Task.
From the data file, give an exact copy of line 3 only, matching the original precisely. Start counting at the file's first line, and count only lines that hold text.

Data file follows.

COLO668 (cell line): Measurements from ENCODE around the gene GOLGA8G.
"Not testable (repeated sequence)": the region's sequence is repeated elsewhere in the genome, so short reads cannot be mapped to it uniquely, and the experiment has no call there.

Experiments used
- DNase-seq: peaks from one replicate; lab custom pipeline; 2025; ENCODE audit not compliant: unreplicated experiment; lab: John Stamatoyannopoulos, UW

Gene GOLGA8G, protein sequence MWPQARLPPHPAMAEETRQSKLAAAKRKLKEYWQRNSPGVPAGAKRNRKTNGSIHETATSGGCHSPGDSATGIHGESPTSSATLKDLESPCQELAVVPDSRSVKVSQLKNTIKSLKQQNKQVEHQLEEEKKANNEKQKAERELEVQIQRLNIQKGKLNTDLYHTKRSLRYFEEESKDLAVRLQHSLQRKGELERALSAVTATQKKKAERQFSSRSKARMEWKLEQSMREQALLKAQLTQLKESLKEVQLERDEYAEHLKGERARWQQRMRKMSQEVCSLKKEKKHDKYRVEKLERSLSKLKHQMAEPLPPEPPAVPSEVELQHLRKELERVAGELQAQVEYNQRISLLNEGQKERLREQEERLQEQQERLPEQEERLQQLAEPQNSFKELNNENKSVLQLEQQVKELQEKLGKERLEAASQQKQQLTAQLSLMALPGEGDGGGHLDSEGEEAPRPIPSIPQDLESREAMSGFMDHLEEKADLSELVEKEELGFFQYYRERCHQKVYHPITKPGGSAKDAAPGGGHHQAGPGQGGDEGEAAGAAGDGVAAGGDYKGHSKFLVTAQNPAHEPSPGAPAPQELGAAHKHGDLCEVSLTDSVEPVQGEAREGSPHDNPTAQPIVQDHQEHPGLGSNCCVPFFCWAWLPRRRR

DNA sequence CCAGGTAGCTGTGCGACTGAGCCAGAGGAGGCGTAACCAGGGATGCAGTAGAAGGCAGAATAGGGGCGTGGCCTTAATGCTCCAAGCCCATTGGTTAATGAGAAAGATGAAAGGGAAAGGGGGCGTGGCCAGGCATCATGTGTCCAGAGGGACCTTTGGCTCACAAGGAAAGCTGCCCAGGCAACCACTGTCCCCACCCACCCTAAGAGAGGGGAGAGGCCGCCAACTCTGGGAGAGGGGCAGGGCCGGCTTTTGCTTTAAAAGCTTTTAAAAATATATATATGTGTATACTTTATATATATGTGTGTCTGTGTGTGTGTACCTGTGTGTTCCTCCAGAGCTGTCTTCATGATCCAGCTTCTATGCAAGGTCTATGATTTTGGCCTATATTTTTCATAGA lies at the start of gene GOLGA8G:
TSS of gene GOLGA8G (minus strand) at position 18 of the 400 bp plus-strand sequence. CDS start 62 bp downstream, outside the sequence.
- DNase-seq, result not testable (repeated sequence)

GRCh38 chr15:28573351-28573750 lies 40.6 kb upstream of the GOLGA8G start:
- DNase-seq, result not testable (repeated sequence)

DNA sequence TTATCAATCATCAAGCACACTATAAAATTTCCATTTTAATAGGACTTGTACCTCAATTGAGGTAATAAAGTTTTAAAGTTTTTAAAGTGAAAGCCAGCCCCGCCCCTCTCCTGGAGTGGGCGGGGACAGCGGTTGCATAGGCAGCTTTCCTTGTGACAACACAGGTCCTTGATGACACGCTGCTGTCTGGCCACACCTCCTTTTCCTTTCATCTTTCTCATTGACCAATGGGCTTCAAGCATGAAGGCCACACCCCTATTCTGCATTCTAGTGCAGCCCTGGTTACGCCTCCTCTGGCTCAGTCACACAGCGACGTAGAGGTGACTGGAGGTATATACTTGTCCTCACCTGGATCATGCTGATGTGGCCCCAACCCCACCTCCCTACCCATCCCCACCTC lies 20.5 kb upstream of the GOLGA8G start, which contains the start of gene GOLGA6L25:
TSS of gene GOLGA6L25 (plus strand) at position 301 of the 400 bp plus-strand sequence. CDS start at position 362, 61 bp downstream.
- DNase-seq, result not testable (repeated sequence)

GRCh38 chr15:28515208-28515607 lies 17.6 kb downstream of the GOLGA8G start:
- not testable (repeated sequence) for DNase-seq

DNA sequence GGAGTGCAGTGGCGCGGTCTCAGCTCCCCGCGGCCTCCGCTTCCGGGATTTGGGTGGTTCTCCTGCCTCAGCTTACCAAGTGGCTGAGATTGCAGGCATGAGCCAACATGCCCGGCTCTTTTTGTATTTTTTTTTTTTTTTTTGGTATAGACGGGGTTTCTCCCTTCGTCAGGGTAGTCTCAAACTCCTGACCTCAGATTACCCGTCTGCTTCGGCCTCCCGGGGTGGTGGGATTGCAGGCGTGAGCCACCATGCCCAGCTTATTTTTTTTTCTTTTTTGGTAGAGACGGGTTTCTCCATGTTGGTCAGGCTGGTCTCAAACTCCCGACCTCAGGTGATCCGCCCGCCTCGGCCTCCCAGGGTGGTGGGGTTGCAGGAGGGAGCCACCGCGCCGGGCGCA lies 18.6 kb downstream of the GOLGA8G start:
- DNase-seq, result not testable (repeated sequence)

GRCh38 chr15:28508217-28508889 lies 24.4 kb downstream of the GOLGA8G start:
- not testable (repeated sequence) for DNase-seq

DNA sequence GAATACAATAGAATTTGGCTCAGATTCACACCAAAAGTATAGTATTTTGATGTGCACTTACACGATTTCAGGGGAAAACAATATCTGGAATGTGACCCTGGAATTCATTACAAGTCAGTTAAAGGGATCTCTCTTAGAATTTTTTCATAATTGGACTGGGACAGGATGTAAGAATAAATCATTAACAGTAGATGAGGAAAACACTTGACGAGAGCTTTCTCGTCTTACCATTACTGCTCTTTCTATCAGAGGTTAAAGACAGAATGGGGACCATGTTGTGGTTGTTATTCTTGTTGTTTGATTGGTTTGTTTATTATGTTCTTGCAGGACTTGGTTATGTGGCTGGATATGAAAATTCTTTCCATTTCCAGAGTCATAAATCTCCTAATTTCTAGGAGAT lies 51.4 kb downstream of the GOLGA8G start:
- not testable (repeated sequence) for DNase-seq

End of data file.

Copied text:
Experiments used